That sponsorship jackpot in Shenzhen was the culmination of a long push by the WTA, which since the early 2010s has held more events in China and spent a great deal of time and effort liaising with ever more Chinese businesses and government organisations. With the finals set to be held in Shenzhen from 2019 to 2028, the WTA hoped women’s tennis would enjoy a higher profile in the Chinese sporting market – not just in terms of sponsorships but with fans across the country, who could provide another major revenue stream.
This made it even more important for WTA events in China to resume, and while the association attempted to negotiate with the Chinese government to relax travel restrictions, Beijing’s strict zero-Covid policy has kept the women of international tennis – and almost all other foreign athletes – out of the country.
Thus, with all WTA events in China cancelled and the 2021 WTA Finals moved to Mexico, the relationship between the Chinese government and the WTA had long since gone cold when latter threatened to withdraw. By the time its CEO Simon called on Beijing to release Peng, the organisation had already been losing money in the mainland for two years.
Still, Simon’s statements do make the WTA the first international sporting organisation to threaten to actively withdraw from China over human rights concerns, although it is still unclear how the WTA will proceed. After all, in 2015 it signed an exclusive 10-year streaming rights deal with popular Chinese video platform iQiyi that commits it to providing live broadcasts for more than 2,000 live matches every year.
But unlike basketball or football, tennis is an individual sport, and each player is their own agent. In recent days, many players including Naomi Osaka and Serena Williams have posted the hashtag #WhereIsPengShuai on their official Twitter accounts, supporting Peng and questioning comprehensive censorship of the issue inside China. And these same tennis stars face few repercussions from challenging Beijing now that record prize money in Shenzhen is no longer on the line.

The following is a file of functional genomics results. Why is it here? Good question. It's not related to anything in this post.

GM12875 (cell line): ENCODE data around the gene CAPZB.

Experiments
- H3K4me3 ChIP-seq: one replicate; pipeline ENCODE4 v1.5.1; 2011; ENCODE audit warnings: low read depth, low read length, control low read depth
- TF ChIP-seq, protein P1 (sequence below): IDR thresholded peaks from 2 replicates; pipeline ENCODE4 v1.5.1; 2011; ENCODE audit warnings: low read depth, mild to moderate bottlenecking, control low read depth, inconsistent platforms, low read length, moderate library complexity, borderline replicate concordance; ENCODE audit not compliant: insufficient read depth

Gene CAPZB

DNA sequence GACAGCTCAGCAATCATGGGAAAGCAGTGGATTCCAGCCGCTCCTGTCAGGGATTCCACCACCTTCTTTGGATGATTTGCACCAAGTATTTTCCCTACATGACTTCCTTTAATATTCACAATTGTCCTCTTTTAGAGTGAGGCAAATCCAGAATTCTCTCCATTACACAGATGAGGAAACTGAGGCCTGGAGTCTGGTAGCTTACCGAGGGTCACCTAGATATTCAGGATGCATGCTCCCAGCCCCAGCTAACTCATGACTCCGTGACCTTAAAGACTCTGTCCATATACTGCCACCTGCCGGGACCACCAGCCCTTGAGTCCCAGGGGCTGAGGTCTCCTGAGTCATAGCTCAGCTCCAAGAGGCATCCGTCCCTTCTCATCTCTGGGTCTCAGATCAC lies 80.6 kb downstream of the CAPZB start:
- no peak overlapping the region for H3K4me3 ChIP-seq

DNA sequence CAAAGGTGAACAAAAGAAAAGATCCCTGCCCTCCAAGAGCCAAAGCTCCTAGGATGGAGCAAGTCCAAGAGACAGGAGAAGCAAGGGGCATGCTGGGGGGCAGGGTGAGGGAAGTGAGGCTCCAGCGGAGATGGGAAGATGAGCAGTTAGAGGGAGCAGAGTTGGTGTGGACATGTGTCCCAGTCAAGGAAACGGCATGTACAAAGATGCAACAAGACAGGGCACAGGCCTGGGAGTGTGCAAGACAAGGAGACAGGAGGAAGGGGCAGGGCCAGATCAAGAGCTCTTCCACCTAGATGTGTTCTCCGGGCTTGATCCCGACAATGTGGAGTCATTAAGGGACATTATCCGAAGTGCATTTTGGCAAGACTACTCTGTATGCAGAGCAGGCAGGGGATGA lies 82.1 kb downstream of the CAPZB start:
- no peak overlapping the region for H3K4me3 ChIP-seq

It is this public support from fellow athletes which suggests that while the WTA’s next steps are not yet fixed, individual tennis players could very well withdraw from tournaments held in China over Peng’s apparent detention even when the country eventually relaxes its travel restrictions. With the organisation’s relationship with China “at a crossroad,” in the words of Simon, the WTA’s threat to end its business operations in the country could come good more quickly, and easily, than many expect.
Francesca Chiu is a PhD candidate focused on urban marginality and spatial politics in Myanmar at the University of East Anglia and the University of Copenhagen. She is a former researcher at the Centre for Civil Society and Governance at the University of Hong Kong. Follow her on Twitter.
|HKFP is an impartial platform & does not necessarily share the views of opinion writers or advertisers. HKFP presents a diversity of views & regularly invites figures across the political spectrum to write for us. Press freedom is guaranteed under the Basic Law, security law, Bill of Rights and Chinese constitution. Opinion pieces aim to point out errors or defects in the government, law or policies, or aim to suggest ideas or alterations via legal means without an intention of hatred, discontent or hostility against the authorities or other communities.|